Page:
Emmy Award-winning "The View" Upgrades to Meyer Sound
"The View," winner of 20 Daytime Emmy awards, has received critical acclaim since its 1997 debut. Now in its tenth season, the show is hosted by ABC news icon Barbara Walters, entertainer Rosie O'Donnell, comedian Joy Behar and former "Survivor" star Elisabeth Hasselbeck, and offers a wide-ranging menu of news, celebrity interviews and live entertainment.
The intimate 199-seat Manhattan studio from which the show is broadcast live recently received a high-end audio upgrade courtesy of Yonkers, N.Y.-based Sound Associates. Sound Associates sound designer Timothy Mazur specified a unique and highly focused system featuring multiple zones using a total of 26 Meyer Sound M1D ultracompact curvilinear array loudspeakers and 17 MM-4 miniature wide-range loudspeakers.
Mazur, a 12-year audio industry veteran with credits ranging from live music and industrial sound to Broadway theatre, points out that sound for live television is an art form very different from others he's pursued, presenting a singular set of challenges. "Traditionally, audio in the studio has been a secondary consideration in TV productions," he observes. "It's very different from theatre sound, where we're accustomed to the audio being one of the most important aspects of the presentation. One of the cardinal rules of TV is that you cannot affect how the mix sounds on air, and that limits the amount of level we can put through the system."
Mazur's experience in designing theatrical sound led him to create a system based on a number of very small, localized zones, using several M1D arrays of two and three cabinets each. One of the key elements of TV sound is making the audience feel close to the action, Mazur explains. "In theatre, we try to make it sound like there are no speakers and all of the energy is coming from the stage," he says. "In TV, there's less thought toward system transparency, per se, and more of an effort to make it sound very intimate, so that anywhere you sit, the presence is right there."
The M1D's exceptional directivity provided the tight pattern control Mazur needed for the hall's intimate design. "We effectively created 19 separate delay zones in order to have the highest degree of individualized zone control. By getting smaller groups of speakers closer to the audience, we cut down on reflectivity and create very focused, intimate coverage zones. That's exactly the reason we went with the M1D: it's got a tight, laser-direct coverage pattern. That's the object of the whole design — to throw sound where you want it, and only where you want it."
Another issue unique to the TV studio was that of frequency range. "Intelligibility is key," Mazur explains. "It's very important that the jokes get out there, because the show really feeds off of the audience reaction. To that end, we took pains to avoid any buildup in the low-midrange frequencies that would start to color both the studio audience mics and the host mics." In what he describes as essentially a "pre-emptive strike," Mazur and Sound Associates Executive Vice President Domonic Sack, with the assistance of Bob "the Builder" Hanlon, used the SIM 3 audio analyzer to intentionally overcompensate in the attenuation of the low-mid frequency range. "The sound in the room is not as flat as we would have it in the theatre," he observes, "but it's exceptionally intelligible, and is exactly what's needed in that environment."
In addition to the main system, Mazur also recommended adding a pair of CQ-1 wide coverage main loudspeakers. "We've essentially got two separate systems," he observes. "The CQ-1s are really the music system. When a musical guest comes on the show, I wanted to give the visiting engineers something they could work with."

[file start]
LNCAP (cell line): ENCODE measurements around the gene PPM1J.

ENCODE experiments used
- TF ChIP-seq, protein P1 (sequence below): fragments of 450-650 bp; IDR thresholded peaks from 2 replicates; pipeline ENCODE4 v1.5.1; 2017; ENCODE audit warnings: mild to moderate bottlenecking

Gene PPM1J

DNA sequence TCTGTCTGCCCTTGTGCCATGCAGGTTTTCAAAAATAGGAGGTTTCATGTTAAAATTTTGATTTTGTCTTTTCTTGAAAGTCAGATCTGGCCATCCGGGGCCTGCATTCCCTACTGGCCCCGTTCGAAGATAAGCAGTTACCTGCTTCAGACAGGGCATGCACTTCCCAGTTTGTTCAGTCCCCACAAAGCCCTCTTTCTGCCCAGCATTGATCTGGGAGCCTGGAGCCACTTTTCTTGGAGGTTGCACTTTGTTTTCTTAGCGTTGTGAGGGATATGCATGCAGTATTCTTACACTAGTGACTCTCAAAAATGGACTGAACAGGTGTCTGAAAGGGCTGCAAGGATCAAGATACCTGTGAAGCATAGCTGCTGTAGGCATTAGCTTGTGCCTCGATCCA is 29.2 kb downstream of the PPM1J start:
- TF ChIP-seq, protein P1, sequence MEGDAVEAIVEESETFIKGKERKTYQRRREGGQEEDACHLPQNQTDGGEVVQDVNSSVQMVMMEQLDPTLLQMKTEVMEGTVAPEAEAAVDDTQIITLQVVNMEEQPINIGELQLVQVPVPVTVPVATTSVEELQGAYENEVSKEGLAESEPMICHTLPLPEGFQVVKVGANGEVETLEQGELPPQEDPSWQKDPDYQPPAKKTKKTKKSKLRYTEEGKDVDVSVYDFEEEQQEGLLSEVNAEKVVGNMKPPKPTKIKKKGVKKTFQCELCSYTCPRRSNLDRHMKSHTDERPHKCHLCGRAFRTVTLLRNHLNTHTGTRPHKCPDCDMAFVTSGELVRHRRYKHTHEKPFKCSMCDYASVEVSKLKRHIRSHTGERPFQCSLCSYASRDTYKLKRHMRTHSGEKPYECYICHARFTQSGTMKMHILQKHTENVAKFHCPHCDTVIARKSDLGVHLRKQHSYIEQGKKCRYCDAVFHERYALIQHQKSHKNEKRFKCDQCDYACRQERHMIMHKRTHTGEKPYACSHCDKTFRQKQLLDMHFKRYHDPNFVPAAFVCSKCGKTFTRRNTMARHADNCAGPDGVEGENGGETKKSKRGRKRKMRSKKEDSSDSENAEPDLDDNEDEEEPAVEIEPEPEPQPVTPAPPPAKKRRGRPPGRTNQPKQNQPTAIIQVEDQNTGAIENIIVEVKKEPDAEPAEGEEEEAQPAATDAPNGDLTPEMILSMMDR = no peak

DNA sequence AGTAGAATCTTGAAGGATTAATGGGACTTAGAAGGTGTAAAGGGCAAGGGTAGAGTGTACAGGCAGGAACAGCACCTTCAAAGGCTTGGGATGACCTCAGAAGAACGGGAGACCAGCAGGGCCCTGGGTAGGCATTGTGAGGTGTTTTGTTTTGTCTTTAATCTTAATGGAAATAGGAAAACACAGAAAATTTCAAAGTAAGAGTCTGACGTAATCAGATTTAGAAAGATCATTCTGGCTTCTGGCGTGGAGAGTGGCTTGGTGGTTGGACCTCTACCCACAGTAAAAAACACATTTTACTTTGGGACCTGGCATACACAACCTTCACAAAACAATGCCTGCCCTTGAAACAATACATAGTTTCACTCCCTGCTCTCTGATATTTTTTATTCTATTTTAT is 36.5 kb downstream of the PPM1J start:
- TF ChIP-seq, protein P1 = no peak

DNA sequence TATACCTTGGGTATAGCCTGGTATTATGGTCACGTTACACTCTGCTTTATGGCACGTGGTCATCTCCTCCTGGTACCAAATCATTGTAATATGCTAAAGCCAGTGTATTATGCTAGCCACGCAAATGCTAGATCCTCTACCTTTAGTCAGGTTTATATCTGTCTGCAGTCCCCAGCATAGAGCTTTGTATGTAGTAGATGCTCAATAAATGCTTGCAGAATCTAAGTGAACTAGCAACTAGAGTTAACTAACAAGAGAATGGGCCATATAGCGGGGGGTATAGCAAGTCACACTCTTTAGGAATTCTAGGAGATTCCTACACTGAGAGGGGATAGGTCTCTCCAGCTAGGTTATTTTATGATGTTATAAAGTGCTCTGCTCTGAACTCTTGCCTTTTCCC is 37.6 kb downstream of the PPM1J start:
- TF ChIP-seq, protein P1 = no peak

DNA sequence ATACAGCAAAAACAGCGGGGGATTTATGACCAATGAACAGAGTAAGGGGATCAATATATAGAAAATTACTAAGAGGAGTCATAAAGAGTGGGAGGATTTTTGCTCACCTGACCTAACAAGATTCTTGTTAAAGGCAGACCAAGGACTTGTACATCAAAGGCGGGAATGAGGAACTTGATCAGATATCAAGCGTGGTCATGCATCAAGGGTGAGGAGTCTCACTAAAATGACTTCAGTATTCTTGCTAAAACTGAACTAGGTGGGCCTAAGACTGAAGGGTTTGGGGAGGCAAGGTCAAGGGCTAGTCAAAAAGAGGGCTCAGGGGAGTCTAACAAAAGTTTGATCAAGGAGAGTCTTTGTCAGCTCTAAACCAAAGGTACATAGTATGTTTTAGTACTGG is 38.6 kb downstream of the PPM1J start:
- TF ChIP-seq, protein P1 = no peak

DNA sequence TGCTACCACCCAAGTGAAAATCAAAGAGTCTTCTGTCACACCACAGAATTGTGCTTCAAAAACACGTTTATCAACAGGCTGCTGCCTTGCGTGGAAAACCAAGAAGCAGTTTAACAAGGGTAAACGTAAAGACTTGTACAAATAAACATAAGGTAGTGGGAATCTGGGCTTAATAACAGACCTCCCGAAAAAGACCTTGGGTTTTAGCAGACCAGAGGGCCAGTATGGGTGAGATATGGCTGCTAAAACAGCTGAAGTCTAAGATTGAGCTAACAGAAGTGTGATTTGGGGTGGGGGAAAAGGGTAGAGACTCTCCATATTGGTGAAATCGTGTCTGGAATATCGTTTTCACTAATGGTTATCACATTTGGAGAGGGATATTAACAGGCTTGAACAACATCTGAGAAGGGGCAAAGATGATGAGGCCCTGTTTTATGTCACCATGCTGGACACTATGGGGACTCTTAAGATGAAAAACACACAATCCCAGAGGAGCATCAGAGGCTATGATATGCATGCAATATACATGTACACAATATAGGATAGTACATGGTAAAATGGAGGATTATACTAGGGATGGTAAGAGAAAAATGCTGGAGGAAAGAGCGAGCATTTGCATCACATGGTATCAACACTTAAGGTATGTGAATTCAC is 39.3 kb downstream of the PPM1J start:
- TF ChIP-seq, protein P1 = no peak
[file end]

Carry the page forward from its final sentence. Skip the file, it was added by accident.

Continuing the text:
The CQ-1 system is also an asset for the show's warm-up host, who comes out with a handheld mic and, with the aid of dance music compilations, gets the crowd on their feet. "With the CQ-1s, the warm-up is rocking and the audience is pumped."
Mazur created and presented his system design with the aid of Meyer Sound's MAPP Online Pro acoustical prediction program. "We used MAPP extensively in the planning stages to show the customer what the system would be capable of: where we would throw the sound, and, more importantly, where we would not throw it," he recounts. "MAPP is an incredibly valuable tool. It really makes it easier for us to give the customer a clear understanding of the system we're proposing to them."
Mazur also points to the self-powered aspect of Meyer Sound systems as a tremendous asset. "We were originally going to have nine zones of two M1Ds each, but when Domonic went in and evaluated the room and their needs, we determined that some zones required three or more M1Ds. The ability to easily reshape the sound and make those changes without a major hassle is huge from a sound design perspective."
Reactions to the sound from the TV production staff have been overwhelmingly positive. "Everyone recognizes what a difference the sound system has made to the quality of the show," reports Mazur. "I have to really commend the show's producers and technical directors for having the foresight to say 'yes, let's invest in a new sound system because we do care what it sounds like in the room.' Even though it's only a couple of hundred people, if there's not that sizzle in the room, it's going to be hard to portray it over the airwaves."
"TV studio sound has been somewhat overlooked for many years, and it's been a great experience for us to work with 'The View's' production people," Mazur concludes. "We've been able to introduce them to some new ideas, and we've learned a lot ourselves. And we've all been impressed by how well the Meyer speakers have worked in this environment. Meyer is generally known for larger applications like concert and theatrical sound, but their extensive product array is ideally suited for TV."